States are laying off workers like it is Halloween and they are getting candy for every worker laid off. More than almost anything else, states are now holding back our recovery.
State employment and unemployment data released today by the Bureau of Labor Statistics show that the continued lack of momentum in the national labor market is translating into sluggish job growth and slowly rising unemployment for the majority of states.
Job growth throughout the states over the preceding three-month period (April 2012 to July 2012) was mixed, with 32 states and the District of Columbia adding jobs and 18 states experiencing job loss. However, even the job growth in states that gained jobs over this period was not strong enough to prevent increases in the unemployment rate for all but six of these states (California, Kentucky, Massachusetts, North Dakota, Ohio, Oklahoma and Utah) and the District of Columbia.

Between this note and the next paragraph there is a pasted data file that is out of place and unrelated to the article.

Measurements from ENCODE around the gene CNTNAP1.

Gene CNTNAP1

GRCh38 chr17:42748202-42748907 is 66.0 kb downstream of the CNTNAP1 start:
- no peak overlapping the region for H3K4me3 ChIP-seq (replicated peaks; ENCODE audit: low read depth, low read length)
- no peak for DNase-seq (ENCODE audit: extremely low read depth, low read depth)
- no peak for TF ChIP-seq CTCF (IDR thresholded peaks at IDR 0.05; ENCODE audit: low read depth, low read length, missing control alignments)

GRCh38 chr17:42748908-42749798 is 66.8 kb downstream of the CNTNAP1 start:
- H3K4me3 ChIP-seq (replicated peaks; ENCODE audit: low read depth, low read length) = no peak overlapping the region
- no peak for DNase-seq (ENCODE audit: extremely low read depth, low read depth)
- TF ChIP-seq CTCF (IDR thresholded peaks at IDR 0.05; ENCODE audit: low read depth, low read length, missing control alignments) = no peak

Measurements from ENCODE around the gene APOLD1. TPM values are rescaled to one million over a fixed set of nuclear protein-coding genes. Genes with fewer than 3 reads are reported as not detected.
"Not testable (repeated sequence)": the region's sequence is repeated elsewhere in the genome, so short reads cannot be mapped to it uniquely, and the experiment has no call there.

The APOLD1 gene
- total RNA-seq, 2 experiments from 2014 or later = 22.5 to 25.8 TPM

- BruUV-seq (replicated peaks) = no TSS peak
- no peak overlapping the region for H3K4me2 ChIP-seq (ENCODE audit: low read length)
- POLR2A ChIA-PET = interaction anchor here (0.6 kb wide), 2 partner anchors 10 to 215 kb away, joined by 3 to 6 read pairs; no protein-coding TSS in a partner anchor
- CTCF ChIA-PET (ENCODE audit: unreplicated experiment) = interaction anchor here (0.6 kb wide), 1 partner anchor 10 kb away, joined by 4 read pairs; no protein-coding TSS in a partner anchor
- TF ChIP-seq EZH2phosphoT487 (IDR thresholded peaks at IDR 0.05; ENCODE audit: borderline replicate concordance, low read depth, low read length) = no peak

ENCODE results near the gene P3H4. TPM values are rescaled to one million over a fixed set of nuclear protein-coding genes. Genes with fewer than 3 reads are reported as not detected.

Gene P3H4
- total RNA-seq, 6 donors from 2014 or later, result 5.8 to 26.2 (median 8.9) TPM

Three states—California, Nevada and Rhode Island—continue to have unemployment rates above 10 percent. The number of states with unemployment rates between 9 percent and 9.9 percent rose from five states in June to seven in July.
While nearly all states have added jobs and reduced unemployment over the past year, the most recent figures underscore the risk of letting the nation’s economy slip back into neutral. Without action at the national level to accelerate lagging growth, state policymakers will face an uphill battle to bring down unemployment levels.